Maternity units where dozens of babies have died or been injured are no longer rated inadequate by a care watchdog.
Nottingham University Hospitals (NUH) NHS Trust is subject to the largest review of its kind in the UK after a series of failings.
Police are also investigating the trust’s maternity services, now rated “requires improvement”.
Bereaved families said the report was a “small step”, and added “much more needs to be done”.
Dr Jack Hawkins and his wife Sarah, who both used to work for NUH, have campaigned for safe maternity services after their daughter Harriet died due to failings in 2016.
Responding to the CQC’s findings, Dr Hawkins said: “It is progress and we need to be positive about that, but our concerns are it is really the bare minimum that the public should expect.
“Some of the outstanding issues raised are critical to safety and very basic.”
Mrs Hawkins said: “‘Requires improvement’ still doesn’t mean safe and what all the families want is safe care.”
She added: “The families welcome that there may be some improvements, but we really want to stress that it seems like it is the bare essentials.
“The trust still requires improvement and that’s not anything to be celebrated.”
The regulator has judged both hospital maternity units, and the trust’s overall maternity service, as requiring improvement but said it identified sufficient recent improvement to lift their long-standing inadequate rating.
Its latest findings come a year into a major review of the trust’s maternity failings by senior midwife Donna Ockenden, who is looking at the cases of some 1,800 affected families.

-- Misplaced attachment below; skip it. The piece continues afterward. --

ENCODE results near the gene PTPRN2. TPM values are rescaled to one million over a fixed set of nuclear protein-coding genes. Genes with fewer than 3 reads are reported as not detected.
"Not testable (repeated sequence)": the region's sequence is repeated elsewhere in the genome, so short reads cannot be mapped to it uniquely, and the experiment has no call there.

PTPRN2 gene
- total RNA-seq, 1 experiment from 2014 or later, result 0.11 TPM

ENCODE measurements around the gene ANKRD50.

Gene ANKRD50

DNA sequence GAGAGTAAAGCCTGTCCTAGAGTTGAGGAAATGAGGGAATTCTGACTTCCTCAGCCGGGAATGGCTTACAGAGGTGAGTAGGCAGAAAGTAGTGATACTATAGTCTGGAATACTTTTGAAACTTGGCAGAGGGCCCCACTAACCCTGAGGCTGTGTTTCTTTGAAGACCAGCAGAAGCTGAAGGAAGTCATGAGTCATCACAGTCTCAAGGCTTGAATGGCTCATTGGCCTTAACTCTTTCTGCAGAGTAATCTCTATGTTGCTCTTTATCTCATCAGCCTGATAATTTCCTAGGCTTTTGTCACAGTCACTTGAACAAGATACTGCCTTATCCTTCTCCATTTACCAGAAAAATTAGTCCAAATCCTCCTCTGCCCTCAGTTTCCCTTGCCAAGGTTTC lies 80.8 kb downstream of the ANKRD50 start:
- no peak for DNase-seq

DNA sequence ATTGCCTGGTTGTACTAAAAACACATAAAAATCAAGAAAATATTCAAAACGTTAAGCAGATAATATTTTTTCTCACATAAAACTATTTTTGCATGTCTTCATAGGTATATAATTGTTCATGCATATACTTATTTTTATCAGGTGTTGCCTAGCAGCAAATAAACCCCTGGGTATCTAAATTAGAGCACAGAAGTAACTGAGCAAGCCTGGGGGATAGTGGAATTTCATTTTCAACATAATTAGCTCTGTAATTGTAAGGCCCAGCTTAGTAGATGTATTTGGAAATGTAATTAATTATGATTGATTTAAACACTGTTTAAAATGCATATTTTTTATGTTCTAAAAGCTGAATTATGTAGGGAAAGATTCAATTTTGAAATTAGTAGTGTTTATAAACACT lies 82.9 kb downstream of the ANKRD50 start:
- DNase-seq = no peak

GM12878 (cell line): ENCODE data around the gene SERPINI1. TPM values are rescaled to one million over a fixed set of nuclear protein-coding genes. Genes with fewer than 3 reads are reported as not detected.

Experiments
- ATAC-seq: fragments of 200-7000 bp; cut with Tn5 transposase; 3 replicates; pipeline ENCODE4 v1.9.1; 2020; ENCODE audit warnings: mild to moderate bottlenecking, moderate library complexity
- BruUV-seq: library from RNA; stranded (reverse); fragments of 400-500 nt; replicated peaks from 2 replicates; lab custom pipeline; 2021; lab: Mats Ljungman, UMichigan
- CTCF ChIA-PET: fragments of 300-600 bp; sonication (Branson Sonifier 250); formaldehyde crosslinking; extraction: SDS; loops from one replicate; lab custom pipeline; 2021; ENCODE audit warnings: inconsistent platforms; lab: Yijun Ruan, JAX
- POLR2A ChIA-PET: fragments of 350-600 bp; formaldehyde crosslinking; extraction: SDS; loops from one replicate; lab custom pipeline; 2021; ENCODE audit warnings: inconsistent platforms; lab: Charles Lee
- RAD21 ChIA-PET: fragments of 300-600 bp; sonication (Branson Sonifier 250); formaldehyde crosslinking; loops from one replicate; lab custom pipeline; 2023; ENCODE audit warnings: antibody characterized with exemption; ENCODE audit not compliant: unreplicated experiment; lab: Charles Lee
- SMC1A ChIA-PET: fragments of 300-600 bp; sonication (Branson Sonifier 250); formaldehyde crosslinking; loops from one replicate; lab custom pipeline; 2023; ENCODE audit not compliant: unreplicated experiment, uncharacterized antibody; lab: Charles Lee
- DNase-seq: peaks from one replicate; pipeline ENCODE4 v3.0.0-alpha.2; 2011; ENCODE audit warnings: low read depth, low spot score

She previously led a review of maternity services at Shrewsbury and Telford NHS Trust, in which it was found that 201 babies and nine mothers could have survived with better maternity care over a 20-year period.
Her findings so far in Nottingham have triggered an inquiry by Nottinghamshire Police that will run alongside her own.
CQC Midlands deputy director of operations Greg Rielly said: “At both maternity services, we saw an improvement in the level of care being provided to people and their babies since we last rated both services as inadequate.
“It is positive to see that the trust is now on an improvement journey to bring about better and safer care.”
However, the CQC’s latest report said the trust’s maternity service “did not have enough substantive staff to care for women and keep them safe” and not all staff had training in key skills or assessed risks to women in a timely way.
Inspectors raised safety concerns about how medicines were managed and said not all equipment was cleaned between uses.
They also found storage of expressed breast milk was “unsafe”.
The trust was also “not always complying with its statutory responsibilities for duty of candour” – a professional responsibility to be honest with patients when things go wrong.
The CQC said further inspections would be carried out to ensure improvements in maternity continued.
The watchdog also assessed the NUH’s leadership, previously rated inadequate, which it said now “requires improvement”.